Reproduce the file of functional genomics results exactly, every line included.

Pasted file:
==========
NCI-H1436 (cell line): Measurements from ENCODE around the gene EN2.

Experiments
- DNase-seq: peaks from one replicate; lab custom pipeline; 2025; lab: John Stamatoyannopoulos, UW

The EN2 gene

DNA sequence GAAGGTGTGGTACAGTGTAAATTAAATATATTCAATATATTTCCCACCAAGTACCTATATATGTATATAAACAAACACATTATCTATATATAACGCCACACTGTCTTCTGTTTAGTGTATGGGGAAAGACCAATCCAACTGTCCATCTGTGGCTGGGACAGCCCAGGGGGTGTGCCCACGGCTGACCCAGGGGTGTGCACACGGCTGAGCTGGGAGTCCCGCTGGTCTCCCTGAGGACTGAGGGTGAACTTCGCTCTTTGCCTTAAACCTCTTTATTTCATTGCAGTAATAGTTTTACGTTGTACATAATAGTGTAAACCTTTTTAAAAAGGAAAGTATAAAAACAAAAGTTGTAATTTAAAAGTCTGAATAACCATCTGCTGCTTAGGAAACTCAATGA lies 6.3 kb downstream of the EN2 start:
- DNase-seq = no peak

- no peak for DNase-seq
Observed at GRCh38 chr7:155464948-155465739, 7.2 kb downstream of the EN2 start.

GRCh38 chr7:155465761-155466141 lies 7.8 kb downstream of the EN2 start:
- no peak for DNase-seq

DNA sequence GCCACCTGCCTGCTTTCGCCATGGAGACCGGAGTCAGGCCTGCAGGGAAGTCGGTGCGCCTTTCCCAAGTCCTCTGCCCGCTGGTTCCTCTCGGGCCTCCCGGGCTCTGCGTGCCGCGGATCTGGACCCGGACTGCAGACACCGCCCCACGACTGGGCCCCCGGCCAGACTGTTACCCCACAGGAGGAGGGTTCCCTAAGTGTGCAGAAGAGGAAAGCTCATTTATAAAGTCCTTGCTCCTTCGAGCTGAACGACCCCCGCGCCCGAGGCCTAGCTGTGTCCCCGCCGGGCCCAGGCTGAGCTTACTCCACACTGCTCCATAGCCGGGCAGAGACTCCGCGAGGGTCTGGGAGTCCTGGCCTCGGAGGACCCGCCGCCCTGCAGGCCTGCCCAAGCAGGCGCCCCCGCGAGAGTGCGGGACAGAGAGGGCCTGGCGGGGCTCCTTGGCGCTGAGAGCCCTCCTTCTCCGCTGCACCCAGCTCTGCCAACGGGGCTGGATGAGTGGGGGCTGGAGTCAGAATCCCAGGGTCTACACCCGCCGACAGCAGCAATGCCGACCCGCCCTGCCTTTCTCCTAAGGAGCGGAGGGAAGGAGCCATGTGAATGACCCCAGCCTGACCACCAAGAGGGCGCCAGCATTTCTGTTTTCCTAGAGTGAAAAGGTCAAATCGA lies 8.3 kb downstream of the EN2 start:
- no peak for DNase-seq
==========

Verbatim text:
NCI-H1436 (cell line): Measurements from ENCODE around the gene EN2.

Experiments
- DNase-seq: peaks from one replicate; lab custom pipeline; 2025; lab: John Stamatoyannopoulos, UW

The EN2 gene

DNA sequence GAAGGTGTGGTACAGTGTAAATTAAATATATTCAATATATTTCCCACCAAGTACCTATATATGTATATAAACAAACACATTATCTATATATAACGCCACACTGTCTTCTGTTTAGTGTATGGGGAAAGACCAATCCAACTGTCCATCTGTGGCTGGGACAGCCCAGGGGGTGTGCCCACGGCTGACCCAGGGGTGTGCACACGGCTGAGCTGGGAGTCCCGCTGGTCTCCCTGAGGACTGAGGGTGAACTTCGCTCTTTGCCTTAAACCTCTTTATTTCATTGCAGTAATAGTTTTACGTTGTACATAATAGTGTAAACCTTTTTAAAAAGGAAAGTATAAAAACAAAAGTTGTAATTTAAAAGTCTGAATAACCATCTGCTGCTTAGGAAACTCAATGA lies 6.3 kb downstream of the EN2 start:
- DNase-seq = no peak

- no peak for DNase-seq
Observed at GRCh38 chr7:155464948-155465739, 7.2 kb downstream of the EN2 start.

GRCh38 chr7:155465761-155466141 lies 7.8 kb downstream of the EN2 start:
- no peak for DNase-seq

DNA sequence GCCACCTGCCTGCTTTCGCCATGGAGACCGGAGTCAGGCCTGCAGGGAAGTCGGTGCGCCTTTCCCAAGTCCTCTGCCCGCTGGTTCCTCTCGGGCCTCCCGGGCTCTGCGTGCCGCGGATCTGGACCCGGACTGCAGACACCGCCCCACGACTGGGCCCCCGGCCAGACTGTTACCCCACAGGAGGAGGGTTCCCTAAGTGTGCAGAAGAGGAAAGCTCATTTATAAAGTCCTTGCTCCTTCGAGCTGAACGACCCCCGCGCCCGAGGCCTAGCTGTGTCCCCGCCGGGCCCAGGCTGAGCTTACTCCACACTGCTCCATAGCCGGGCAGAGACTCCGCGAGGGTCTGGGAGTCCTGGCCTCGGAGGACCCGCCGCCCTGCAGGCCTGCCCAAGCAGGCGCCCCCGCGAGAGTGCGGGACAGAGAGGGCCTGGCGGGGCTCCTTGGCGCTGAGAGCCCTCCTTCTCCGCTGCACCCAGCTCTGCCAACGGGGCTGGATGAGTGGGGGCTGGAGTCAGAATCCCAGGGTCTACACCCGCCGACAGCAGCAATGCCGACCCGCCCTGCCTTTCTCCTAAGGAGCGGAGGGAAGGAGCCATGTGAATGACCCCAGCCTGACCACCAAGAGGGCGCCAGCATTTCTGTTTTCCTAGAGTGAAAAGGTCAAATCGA lies 8.3 kb downstream of the EN2 start:
- no peak for DNase-seq